|Kim, Kyong-chol - Jean Mayer Human Nutrition Research Center On Aging At Tufts University|
|Friso, Simonetta - University Of Verona|
Submitted to: Journal of Nutritional Biochemistry
Publication Type: Review Article
Publication Acceptance Date: 4/20/2009
Publication Date: 12/20/2009
Citation: Kim, K., Friso, S., Choi, S. 2009. DNA methylation, an epigenetic mechanism connecting folate to healthy embryonic development and aging. Journal of Nutritional Biochemistry. 20(12):917-926.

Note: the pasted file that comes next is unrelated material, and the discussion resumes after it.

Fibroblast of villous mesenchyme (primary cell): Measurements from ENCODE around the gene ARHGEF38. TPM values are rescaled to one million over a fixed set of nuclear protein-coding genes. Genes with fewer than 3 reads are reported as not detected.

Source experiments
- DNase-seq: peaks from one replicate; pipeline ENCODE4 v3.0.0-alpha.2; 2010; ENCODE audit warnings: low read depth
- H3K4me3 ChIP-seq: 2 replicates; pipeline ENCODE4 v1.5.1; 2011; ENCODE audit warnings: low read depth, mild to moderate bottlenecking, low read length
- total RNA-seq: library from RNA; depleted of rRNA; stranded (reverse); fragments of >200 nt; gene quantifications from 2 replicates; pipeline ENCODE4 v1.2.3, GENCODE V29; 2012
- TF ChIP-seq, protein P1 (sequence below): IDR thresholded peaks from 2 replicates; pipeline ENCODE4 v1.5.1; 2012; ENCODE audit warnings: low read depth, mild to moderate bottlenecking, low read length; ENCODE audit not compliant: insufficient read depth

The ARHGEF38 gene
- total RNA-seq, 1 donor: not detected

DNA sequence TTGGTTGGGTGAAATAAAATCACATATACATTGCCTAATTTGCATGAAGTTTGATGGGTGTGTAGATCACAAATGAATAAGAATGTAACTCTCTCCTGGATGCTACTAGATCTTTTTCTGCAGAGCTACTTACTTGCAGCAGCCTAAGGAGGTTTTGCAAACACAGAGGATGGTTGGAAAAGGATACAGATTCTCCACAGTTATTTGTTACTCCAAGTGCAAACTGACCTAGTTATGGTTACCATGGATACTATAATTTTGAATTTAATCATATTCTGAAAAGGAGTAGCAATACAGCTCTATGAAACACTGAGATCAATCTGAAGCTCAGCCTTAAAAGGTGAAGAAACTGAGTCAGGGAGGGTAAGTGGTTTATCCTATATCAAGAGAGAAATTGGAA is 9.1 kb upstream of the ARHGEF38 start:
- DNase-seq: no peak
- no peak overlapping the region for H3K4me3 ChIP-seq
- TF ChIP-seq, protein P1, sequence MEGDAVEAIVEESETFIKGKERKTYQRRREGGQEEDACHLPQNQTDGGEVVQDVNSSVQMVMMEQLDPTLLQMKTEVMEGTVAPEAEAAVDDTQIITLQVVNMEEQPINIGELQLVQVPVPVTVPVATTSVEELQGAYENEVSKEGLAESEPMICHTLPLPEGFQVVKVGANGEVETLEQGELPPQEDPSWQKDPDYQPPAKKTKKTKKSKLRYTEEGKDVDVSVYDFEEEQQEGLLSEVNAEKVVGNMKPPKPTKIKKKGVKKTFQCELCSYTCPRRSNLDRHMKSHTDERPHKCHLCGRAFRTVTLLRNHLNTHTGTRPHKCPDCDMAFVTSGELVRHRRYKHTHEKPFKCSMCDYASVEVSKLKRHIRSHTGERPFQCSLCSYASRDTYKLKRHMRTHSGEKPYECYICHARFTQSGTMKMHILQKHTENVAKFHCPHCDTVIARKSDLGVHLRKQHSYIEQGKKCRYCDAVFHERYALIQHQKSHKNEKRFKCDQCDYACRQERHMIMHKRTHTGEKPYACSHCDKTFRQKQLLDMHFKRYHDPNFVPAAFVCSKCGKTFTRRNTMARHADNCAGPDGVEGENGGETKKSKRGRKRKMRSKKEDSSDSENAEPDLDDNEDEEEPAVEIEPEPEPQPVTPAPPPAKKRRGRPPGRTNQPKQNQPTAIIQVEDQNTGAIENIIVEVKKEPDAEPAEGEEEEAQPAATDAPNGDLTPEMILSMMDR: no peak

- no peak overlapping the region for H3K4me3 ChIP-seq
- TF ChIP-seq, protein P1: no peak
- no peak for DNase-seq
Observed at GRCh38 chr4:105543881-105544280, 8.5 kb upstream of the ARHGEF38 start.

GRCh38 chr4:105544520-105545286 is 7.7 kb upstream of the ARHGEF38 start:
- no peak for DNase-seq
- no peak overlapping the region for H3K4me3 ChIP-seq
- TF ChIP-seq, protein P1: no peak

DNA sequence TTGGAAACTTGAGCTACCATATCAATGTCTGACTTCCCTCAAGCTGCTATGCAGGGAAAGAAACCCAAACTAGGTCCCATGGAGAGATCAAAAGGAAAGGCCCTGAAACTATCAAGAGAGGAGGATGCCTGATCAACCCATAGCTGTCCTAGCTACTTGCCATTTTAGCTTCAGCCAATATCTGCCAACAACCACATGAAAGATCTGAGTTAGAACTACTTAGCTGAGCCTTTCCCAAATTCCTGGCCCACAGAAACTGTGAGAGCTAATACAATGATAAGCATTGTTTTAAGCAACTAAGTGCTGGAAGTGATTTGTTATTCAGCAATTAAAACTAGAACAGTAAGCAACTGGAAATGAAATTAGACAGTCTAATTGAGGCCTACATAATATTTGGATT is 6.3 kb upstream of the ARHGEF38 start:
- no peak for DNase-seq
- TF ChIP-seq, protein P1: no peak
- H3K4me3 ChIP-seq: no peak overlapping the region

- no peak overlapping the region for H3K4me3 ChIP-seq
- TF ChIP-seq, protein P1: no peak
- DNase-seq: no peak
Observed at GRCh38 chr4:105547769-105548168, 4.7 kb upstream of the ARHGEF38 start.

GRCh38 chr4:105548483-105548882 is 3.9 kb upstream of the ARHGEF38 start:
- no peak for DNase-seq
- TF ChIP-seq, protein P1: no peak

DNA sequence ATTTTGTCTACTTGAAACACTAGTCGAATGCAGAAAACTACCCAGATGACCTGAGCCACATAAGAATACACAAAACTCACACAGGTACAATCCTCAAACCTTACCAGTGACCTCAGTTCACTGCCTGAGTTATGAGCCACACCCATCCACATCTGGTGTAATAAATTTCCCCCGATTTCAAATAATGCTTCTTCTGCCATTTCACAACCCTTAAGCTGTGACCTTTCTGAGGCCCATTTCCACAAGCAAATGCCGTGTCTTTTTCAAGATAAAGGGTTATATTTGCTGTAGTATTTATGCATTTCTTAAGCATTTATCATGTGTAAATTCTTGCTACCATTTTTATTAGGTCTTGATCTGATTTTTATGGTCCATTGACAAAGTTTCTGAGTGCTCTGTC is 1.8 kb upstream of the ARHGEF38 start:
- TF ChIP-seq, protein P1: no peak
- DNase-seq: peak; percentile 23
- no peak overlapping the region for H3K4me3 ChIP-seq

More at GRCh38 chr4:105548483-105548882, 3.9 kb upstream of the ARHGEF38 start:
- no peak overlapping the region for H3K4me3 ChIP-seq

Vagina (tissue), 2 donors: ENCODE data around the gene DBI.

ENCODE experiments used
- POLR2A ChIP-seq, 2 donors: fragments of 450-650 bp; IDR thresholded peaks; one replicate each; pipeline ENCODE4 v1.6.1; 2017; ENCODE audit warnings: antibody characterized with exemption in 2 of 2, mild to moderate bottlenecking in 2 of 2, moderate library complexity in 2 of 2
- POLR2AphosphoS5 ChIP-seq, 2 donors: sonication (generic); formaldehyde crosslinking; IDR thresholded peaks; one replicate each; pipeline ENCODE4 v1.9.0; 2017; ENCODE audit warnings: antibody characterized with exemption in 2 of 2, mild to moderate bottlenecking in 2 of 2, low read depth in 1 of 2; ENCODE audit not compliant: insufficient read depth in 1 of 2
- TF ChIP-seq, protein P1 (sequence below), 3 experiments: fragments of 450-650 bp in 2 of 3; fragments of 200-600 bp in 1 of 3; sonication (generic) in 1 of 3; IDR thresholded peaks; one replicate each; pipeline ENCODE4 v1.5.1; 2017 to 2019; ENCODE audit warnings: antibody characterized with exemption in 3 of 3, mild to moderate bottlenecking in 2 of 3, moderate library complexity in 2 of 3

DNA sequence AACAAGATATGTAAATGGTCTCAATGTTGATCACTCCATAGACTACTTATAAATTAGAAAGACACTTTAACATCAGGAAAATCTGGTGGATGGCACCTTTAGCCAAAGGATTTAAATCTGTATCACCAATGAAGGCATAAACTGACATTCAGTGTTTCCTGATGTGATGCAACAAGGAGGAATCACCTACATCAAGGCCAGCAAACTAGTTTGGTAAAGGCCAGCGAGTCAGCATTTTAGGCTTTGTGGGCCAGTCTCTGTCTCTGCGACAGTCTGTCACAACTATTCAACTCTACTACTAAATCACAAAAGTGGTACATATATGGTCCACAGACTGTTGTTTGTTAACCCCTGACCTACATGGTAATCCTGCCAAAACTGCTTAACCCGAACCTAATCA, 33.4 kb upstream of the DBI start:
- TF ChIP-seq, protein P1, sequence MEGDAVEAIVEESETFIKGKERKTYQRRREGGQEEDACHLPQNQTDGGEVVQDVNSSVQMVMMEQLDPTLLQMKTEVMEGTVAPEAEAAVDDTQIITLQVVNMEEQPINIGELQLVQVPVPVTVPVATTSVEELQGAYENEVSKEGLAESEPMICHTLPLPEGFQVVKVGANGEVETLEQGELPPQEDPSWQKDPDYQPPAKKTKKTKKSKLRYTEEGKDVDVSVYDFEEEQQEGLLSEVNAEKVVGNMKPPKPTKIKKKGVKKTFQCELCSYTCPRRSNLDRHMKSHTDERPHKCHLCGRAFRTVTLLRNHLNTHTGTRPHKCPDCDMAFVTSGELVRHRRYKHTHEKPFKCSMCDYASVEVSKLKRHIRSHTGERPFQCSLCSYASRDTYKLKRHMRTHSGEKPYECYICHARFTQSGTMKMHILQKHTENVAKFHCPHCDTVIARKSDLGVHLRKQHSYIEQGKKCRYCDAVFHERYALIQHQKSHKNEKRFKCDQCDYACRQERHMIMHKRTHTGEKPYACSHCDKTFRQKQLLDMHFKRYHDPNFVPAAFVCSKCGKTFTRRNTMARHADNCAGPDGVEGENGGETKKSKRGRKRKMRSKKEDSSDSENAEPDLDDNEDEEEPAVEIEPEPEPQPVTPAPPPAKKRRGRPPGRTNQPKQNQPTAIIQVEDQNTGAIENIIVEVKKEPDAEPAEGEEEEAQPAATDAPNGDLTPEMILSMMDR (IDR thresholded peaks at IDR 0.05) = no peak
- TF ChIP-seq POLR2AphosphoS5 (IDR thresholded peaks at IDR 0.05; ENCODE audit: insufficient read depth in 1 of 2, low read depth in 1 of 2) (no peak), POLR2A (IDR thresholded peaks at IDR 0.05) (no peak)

Technical Abstract: Experimental studies demonstrated that maternal environmental factors including diet during early embryonic development can influence the phenotype of offspring as well as the risk of disease development at the later life. DNA methylation, an epigenetic phenomenon, has been suggested as a mechanism by which maternal nutrients affect the phenotype of their offspring in both honeybee and agouti mouse models. Phenotypic changes through DNA methylation can be linked to folate metabolism by the knowledge that folate, a coenzyme of one-carbon metabolism, is directly involved in methyl group transfer to DNA methylation. During the fetal period organ-specific DNA methylation patterns are established through epigenetic reprogramming. However, established DNA methylation patterns are not immutable and can be changed during our life time by environment. Aberrant changes in DNA methylation by diet may lead to the development of age-associated diseases including cancer. It is also known that the aging process by itself is accompanied by alterations in DNA methylation. Diminished activity of DNA methyltransferase (Dnmt) can be a potential mechanism for decreased genomic DNA methylation during aging, along with reduced intake of folate and altered folate metabolism. Progressive hypermethylation in the promoter of certain genes was found with aging and repression of tumor suppressors by this epigenetic mechanism appears to be associated with cancer. In this review we address the effect of folate on early development and aging through an epigenetic mechanism, DNA methylation.